with the International Biochar Initiative (IBI). It is a moderate size retort kiln (4M3 capacity) with a removable lid and basket for loading/unloading by means of an overhead hoist. It's a clever design, with a central chimney that passes through the retort from the wood-fired primary combustion chamber below. Once pyrolysis is underway, secondary air inlets promote combustion around the sides of the retort as well, for more even heating.

A unique feature of this kiln design is a water jacket for condensing pyrolignous acids (wood vinegar) and lower temperature pyrolysis gases. Water is circulated through the jacket while temperatures climb through the 150-280C range, and the condensate is routed to an exit spout with a dip tube immersed in water to further condense the smoke. These "smoke chemicals" have been demonstrated to stimulate seed germination and promote plant growth, and are now considered the main actors in fire-response vegetation such as chaparral. (Back in the day when I was studying this stuff, heat of the fire was held to be the trigger that stimulated germination and sprouting.)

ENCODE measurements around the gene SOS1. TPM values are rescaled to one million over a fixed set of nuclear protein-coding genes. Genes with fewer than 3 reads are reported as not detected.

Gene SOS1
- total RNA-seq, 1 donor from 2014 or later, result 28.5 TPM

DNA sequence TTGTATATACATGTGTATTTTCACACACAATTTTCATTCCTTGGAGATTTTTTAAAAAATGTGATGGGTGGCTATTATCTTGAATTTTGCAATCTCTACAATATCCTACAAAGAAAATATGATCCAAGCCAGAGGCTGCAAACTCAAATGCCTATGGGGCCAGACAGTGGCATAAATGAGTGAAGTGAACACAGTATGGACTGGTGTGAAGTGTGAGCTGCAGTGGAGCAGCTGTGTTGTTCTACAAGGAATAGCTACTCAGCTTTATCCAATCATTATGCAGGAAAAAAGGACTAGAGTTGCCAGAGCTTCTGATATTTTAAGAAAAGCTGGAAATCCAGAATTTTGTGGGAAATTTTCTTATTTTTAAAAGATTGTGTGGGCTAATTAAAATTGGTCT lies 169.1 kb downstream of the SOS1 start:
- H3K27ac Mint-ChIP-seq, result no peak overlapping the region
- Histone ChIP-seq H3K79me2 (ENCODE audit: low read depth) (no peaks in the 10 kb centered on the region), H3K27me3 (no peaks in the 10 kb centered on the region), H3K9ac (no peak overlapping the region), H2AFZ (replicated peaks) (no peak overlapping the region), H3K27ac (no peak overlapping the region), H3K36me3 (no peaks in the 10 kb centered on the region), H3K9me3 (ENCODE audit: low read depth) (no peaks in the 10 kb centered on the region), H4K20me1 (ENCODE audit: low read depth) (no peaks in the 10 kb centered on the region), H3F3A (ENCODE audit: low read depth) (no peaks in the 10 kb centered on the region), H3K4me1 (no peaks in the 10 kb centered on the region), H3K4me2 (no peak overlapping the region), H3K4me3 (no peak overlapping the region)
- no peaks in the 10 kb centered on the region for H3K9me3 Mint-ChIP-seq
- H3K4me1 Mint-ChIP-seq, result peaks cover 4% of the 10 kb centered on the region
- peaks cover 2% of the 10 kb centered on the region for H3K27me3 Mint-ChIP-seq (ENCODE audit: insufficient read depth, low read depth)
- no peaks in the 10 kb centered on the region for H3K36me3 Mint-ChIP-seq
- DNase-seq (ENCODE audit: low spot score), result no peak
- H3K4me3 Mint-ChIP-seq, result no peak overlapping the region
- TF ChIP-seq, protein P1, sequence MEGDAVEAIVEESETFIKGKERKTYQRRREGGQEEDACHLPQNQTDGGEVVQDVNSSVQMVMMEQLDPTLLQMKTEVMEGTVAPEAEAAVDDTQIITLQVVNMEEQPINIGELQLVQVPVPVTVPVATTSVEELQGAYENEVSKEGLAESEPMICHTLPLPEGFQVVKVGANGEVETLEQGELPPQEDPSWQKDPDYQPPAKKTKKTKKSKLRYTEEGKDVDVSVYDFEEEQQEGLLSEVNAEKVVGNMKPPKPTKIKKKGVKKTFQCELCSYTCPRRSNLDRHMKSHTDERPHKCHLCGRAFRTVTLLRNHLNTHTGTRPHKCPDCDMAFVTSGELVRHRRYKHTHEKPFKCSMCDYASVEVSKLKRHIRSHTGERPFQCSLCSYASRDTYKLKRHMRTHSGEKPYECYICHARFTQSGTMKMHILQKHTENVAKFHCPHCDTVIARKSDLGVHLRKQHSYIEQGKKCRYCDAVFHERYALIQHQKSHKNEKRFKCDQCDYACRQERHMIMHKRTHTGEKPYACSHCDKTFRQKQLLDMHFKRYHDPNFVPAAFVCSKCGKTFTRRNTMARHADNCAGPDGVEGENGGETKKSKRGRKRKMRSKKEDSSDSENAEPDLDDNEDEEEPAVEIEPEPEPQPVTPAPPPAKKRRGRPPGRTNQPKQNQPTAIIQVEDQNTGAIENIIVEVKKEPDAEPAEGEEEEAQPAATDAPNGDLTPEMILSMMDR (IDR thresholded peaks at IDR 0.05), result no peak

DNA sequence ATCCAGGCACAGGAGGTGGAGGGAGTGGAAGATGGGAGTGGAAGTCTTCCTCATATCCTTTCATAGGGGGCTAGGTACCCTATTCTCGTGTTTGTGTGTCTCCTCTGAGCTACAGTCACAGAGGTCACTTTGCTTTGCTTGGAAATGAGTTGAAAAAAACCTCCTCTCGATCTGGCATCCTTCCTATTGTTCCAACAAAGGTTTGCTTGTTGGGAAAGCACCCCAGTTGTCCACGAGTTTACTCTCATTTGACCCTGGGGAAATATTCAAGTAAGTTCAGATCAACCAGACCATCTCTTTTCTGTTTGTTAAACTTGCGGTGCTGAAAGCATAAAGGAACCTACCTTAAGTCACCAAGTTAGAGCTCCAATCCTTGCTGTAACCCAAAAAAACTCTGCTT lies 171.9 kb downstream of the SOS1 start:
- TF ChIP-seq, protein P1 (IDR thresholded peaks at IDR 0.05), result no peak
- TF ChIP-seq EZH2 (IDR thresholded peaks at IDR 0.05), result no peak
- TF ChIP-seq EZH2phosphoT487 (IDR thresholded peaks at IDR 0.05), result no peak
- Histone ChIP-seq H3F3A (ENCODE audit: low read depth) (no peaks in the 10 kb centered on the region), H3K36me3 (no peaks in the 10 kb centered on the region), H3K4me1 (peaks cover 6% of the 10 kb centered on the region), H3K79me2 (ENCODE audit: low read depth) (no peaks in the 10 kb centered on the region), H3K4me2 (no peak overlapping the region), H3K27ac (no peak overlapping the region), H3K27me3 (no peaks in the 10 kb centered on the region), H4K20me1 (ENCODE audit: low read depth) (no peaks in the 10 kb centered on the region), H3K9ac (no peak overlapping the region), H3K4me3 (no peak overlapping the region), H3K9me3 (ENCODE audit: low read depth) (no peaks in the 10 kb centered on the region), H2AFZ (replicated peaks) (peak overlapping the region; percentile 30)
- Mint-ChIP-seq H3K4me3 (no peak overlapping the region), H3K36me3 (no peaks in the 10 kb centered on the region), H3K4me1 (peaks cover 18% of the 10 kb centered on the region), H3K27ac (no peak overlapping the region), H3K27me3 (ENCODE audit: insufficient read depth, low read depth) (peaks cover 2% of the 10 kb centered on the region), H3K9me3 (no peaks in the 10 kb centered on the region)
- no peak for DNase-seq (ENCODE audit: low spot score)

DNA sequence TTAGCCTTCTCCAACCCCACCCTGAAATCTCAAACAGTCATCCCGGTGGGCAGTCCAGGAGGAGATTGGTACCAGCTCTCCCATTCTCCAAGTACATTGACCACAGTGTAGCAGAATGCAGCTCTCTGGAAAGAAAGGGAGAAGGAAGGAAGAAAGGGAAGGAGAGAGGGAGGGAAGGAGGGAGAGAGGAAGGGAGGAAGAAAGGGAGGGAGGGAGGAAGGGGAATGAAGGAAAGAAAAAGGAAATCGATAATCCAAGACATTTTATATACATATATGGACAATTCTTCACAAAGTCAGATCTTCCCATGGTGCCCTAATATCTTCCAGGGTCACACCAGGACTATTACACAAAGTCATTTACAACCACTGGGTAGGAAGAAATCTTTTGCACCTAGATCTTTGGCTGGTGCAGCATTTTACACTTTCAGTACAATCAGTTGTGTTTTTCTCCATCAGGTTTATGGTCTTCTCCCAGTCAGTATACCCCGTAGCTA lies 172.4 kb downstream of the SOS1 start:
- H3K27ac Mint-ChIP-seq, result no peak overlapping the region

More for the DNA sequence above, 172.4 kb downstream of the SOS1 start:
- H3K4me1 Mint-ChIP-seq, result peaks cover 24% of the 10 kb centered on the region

Once temperatures in the load have reached 300C, the reaction became self-sustaining (no more need to stoke the firebox with wood), and the chimney outlet holds a strong flame. A few hours later, pyrolysis burns out, and the load needs to cool before exposing to air. The char is then crushed and screened. First production from the new kiln is being used in plant growth field trials conducted by CATIE, the Costa Rican agricultural research institution.

The kiln will eventually be set up at the site of the Sustainable Agricultural Center at La Palma, where diverse feedstocks can be processed into biochar for local farmers. It may be fitted with additional apparatus to utilize waste heat for crop drying and pre-drying on-deck kiln loads. A specific need that has already been identified is powering a drying kiln for timber bamboo grown by the local "Amigos de Bamboo" agricultural cooperative--a key step in promoting commercialization of locally cultured bamboo as an alternative to harvesting rainforest trees for construction.

Sunday, August 2, 2009

How Dry, and Why?